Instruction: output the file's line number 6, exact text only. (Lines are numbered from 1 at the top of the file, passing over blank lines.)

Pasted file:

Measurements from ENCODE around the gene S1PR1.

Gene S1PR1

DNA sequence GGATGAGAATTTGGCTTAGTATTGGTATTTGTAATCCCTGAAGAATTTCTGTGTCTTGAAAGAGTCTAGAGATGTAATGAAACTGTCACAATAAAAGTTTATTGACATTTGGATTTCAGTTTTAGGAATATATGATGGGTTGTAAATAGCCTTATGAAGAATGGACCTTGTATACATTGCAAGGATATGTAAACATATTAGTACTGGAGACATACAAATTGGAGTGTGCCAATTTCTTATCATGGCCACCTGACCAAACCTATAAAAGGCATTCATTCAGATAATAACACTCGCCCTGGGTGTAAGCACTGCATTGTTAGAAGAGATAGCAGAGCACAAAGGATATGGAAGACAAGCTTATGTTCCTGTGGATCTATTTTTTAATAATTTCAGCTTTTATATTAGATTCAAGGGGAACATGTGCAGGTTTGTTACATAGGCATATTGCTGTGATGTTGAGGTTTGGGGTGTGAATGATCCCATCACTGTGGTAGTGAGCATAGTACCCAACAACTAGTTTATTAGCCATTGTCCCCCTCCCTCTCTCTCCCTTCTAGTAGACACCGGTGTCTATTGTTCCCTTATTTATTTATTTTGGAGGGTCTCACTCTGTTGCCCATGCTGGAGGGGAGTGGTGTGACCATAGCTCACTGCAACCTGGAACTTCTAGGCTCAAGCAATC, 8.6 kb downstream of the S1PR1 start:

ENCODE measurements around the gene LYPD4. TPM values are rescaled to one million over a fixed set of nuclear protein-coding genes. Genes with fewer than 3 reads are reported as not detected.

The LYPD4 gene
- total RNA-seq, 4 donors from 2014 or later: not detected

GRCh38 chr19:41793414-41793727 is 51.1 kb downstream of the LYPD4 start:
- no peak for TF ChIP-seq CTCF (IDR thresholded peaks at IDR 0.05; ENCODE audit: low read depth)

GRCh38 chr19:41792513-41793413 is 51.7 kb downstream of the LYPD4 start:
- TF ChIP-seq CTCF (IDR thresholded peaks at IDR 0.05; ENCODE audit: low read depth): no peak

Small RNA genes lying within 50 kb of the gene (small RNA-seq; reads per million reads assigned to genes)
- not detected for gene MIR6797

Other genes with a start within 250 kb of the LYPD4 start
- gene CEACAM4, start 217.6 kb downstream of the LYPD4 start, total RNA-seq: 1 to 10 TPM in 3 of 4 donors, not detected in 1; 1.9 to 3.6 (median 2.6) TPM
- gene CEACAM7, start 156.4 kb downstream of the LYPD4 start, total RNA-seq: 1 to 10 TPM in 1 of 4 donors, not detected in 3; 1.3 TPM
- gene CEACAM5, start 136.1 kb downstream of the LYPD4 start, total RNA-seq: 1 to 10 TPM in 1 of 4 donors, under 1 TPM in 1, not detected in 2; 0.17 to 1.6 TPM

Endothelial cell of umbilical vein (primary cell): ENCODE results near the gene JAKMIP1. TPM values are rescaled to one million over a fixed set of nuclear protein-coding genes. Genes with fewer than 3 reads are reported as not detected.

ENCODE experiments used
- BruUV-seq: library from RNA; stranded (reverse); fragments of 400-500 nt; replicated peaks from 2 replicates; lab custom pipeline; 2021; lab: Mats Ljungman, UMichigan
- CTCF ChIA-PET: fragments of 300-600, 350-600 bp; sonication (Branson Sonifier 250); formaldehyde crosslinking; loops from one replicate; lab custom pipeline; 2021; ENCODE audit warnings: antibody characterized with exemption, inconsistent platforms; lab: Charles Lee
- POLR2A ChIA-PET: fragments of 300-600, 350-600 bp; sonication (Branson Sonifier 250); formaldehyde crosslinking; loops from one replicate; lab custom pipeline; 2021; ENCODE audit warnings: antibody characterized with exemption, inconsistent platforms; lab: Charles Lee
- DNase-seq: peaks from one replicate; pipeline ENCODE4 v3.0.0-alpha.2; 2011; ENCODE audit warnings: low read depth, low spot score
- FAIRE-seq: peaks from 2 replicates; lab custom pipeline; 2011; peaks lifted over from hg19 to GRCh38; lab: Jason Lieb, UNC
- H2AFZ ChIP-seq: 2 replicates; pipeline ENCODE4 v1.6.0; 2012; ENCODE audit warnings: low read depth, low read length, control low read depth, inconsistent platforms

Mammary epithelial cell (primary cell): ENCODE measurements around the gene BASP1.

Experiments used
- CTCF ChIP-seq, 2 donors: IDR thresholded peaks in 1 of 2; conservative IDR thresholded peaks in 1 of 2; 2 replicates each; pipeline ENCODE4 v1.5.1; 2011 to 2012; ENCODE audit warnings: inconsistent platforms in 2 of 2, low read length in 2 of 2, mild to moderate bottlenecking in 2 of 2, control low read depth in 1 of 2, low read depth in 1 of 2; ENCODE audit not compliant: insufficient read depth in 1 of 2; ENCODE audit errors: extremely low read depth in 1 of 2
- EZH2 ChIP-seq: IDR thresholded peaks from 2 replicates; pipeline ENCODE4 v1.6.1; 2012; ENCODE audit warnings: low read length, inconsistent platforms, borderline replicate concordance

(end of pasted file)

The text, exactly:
- total RNA-seq, 4 donors from 2014 or later: not detected